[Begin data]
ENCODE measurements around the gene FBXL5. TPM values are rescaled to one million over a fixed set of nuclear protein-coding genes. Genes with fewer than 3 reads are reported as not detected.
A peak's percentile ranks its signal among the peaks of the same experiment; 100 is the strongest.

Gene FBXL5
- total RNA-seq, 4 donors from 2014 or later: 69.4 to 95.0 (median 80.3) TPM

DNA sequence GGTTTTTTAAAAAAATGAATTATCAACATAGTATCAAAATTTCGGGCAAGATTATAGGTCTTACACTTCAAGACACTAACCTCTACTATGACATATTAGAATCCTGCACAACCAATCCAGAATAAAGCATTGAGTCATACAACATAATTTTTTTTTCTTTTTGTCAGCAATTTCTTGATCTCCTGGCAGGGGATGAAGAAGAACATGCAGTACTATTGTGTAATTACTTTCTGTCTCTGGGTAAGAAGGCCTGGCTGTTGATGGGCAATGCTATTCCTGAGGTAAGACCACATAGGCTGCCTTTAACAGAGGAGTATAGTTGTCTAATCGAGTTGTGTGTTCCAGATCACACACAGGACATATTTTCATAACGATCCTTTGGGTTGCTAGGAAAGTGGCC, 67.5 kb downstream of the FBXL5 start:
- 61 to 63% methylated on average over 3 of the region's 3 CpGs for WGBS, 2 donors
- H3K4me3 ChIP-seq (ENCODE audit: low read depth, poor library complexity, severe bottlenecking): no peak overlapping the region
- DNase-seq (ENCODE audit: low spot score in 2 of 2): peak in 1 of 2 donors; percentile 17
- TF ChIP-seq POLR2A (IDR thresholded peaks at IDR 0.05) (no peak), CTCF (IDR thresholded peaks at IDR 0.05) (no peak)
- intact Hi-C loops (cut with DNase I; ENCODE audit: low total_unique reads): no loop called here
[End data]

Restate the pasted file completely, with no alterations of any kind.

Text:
ENCODE measurements around the gene FBXL5. TPM values are rescaled to one million over a fixed set of nuclear protein-coding genes. Genes with fewer than 3 reads are reported as not detected.
A peak's percentile ranks its signal among the peaks of the same experiment; 100 is the strongest.

Gene FBXL5
- total RNA-seq, 4 donors from 2014 or later: 69.4 to 95.0 (median 80.3) TPM

DNA sequence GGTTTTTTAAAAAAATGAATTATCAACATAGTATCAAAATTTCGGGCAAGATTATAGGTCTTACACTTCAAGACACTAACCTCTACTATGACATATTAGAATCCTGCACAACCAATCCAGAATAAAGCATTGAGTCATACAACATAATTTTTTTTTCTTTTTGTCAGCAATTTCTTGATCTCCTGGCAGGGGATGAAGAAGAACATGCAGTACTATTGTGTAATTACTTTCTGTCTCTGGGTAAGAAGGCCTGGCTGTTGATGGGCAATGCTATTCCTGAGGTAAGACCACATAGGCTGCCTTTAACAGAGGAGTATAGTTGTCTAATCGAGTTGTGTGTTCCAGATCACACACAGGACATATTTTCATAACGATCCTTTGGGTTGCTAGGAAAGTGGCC, 67.5 kb downstream of the FBXL5 start:
- 61 to 63% methylated on average over 3 of the region's 3 CpGs for WGBS, 2 donors
- H3K4me3 ChIP-seq (ENCODE audit: low read depth, poor library complexity, severe bottlenecking): no peak overlapping the region
- DNase-seq (ENCODE audit: low spot score in 2 of 2): peak in 1 of 2 donors; percentile 17
- TF ChIP-seq POLR2A (IDR thresholded peaks at IDR 0.05) (no peak), CTCF (IDR thresholded peaks at IDR 0.05) (no peak)
- intact Hi-C loops (cut with DNase I; ENCODE audit: low total_unique reads): no loop called here